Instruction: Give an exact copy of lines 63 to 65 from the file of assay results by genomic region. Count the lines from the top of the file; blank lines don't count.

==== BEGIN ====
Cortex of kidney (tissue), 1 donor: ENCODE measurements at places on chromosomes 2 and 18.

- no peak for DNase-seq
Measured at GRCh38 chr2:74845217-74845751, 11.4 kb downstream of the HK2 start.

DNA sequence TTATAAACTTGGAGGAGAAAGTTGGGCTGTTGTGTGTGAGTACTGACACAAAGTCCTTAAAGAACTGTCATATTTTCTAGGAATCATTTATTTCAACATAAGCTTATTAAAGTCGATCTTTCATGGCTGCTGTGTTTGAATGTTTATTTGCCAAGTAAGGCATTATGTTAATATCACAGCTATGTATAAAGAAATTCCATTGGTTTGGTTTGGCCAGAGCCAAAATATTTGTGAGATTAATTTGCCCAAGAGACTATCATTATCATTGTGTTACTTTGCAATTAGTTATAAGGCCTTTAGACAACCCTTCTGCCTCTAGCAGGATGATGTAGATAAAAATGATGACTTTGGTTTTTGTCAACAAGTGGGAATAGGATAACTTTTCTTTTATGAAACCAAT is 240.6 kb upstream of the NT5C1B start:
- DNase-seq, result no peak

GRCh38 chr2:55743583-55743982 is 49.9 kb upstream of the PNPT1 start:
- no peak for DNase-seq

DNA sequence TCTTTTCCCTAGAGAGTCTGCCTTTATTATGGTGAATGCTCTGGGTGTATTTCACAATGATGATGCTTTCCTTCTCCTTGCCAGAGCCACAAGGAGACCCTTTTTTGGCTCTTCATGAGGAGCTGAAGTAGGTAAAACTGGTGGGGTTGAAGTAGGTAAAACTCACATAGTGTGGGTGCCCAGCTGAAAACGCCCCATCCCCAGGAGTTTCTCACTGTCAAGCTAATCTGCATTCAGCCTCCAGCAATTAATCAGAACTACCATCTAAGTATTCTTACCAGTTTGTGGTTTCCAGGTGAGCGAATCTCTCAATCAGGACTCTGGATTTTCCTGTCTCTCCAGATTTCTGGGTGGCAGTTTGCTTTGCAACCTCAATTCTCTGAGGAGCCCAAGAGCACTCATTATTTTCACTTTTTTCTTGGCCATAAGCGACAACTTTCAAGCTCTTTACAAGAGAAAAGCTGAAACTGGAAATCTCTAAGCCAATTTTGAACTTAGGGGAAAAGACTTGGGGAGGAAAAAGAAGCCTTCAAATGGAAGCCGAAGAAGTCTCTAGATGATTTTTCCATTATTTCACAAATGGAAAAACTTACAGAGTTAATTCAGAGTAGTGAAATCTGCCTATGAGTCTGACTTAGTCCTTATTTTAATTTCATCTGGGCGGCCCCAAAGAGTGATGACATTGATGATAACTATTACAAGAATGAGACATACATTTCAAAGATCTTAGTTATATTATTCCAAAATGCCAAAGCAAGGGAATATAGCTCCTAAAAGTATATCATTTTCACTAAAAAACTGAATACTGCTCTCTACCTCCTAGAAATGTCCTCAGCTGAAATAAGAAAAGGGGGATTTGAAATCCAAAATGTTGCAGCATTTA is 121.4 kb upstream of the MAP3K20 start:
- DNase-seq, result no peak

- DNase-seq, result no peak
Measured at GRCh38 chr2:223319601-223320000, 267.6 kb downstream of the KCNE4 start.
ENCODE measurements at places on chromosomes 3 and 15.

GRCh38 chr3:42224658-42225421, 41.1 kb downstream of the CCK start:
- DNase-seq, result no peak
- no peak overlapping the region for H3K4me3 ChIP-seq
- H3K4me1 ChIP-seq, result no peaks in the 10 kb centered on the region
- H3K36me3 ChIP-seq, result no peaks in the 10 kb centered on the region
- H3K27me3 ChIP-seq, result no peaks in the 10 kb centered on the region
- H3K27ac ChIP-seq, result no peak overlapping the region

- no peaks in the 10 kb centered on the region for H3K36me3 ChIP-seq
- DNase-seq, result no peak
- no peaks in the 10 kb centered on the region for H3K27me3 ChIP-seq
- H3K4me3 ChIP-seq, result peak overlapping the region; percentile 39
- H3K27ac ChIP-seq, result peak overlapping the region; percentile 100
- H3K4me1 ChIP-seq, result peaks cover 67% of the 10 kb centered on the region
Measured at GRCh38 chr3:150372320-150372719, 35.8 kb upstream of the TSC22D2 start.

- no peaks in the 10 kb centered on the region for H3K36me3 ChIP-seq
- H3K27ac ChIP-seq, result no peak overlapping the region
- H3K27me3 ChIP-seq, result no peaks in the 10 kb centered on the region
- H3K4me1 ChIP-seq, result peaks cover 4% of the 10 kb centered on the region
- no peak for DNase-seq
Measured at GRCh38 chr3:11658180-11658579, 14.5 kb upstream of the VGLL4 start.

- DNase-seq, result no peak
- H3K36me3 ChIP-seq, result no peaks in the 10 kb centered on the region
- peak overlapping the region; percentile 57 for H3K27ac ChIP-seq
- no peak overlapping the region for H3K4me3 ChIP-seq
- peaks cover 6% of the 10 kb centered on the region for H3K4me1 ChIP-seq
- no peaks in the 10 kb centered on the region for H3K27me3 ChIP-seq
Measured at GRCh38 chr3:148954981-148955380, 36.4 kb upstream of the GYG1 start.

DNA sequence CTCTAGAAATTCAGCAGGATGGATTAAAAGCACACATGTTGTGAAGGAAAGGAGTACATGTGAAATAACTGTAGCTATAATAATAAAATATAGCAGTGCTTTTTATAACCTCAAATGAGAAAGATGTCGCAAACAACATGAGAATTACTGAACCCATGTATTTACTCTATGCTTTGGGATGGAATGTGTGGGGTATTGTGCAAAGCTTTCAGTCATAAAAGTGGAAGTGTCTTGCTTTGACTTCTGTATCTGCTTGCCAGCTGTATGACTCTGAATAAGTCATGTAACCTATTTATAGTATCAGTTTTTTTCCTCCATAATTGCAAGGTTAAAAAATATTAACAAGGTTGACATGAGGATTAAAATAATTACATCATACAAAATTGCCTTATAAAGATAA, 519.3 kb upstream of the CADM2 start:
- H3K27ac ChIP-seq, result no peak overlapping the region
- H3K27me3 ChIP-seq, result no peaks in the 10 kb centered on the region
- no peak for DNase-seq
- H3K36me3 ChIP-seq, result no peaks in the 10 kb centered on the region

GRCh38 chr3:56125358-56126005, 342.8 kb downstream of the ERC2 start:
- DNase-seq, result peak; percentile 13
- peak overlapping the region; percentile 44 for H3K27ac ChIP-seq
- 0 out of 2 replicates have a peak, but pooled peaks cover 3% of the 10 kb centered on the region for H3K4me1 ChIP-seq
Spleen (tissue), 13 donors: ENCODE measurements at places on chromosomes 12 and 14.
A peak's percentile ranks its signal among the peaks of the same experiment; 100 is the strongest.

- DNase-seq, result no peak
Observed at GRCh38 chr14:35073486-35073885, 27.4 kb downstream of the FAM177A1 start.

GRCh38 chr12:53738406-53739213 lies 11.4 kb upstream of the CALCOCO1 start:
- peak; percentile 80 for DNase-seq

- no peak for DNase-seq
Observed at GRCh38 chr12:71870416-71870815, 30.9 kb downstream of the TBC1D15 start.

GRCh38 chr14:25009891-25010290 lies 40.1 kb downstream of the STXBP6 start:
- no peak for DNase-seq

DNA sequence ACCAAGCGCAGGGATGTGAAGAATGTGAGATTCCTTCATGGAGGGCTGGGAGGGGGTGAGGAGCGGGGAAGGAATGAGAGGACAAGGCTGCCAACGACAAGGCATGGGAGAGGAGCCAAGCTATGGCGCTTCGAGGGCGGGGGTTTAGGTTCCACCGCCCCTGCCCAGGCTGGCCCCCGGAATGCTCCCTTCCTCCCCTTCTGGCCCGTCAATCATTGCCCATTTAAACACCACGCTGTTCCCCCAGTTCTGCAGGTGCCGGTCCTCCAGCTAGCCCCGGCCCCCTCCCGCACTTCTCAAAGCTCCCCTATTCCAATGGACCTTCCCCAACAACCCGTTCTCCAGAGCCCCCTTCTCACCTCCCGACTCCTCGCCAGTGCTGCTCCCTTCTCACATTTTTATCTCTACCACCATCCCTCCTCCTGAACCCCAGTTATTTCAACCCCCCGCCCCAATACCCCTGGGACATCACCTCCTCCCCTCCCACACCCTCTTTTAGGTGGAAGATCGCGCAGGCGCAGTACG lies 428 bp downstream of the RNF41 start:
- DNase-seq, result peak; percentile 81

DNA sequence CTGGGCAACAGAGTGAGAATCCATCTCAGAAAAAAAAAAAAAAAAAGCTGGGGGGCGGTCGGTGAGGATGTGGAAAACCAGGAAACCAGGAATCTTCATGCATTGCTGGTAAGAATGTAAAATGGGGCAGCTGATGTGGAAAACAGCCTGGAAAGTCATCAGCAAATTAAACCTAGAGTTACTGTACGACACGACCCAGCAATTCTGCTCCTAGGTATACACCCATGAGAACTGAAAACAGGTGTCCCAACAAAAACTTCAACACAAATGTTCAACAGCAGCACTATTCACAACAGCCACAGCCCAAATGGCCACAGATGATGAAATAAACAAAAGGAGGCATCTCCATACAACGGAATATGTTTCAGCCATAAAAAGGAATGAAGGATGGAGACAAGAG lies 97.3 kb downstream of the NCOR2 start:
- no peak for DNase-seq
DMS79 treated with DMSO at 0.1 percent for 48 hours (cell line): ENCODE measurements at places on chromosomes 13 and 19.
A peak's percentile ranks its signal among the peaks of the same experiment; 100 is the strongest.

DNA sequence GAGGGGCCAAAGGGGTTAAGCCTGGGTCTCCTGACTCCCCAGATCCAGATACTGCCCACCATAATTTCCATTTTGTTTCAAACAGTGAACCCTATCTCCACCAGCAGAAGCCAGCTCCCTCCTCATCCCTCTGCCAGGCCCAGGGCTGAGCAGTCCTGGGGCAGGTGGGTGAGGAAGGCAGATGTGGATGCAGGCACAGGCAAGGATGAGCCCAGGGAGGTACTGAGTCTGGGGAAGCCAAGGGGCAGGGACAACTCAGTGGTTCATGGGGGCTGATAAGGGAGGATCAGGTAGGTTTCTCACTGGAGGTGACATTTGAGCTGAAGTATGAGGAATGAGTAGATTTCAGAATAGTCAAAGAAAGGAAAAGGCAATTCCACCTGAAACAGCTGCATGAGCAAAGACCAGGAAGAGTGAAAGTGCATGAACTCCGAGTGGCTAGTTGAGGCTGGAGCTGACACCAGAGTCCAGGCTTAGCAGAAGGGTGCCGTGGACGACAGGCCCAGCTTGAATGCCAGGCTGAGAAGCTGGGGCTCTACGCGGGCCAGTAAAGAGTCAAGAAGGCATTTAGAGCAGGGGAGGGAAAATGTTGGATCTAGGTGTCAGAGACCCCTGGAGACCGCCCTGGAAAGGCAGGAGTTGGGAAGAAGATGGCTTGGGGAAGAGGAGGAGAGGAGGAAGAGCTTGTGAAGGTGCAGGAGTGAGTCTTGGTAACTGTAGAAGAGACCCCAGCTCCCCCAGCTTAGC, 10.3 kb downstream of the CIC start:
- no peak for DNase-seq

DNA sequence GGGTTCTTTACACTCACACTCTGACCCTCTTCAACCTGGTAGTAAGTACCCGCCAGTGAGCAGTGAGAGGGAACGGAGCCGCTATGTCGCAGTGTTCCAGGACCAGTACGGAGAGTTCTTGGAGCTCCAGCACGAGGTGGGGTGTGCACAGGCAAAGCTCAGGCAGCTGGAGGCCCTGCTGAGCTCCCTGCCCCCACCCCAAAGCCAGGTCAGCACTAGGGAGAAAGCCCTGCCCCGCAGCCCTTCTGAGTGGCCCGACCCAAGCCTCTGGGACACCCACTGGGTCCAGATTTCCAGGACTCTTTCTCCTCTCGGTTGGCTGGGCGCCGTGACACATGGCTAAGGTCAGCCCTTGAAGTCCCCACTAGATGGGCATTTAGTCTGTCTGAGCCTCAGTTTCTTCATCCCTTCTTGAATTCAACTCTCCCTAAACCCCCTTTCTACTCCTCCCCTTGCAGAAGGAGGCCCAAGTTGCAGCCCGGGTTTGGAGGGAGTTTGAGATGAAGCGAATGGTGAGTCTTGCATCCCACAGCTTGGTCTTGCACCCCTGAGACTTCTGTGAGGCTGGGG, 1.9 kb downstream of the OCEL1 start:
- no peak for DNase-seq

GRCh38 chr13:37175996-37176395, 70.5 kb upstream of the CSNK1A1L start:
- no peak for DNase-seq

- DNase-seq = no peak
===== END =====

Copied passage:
DMS79 treated with DMSO at 0.1 percent for 48 hours (cell line): ENCODE measurements at places on chromosomes 13 and 19.
A peak's percentile ranks its signal among the peaks of the same experiment; 100 is the strongest.

DNA sequence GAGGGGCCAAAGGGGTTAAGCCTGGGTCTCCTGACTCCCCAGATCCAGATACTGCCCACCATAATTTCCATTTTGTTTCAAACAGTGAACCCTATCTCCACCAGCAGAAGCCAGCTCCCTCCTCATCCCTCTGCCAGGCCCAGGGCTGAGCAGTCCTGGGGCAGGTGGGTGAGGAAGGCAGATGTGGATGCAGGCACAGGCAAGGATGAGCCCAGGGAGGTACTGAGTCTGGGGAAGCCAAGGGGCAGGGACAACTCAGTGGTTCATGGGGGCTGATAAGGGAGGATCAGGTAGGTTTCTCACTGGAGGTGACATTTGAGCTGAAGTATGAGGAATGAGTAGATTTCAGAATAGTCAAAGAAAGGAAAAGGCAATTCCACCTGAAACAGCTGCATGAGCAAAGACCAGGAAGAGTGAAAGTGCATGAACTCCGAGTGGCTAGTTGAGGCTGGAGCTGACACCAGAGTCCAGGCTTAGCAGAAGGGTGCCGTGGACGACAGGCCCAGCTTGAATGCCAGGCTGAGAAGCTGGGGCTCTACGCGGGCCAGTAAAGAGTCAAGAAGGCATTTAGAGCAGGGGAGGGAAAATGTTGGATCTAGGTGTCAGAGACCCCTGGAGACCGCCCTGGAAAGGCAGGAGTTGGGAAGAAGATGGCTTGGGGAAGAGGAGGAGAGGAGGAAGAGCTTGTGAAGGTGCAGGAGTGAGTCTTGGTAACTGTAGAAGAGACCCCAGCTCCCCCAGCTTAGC, 10.3 kb downstream of the CIC start: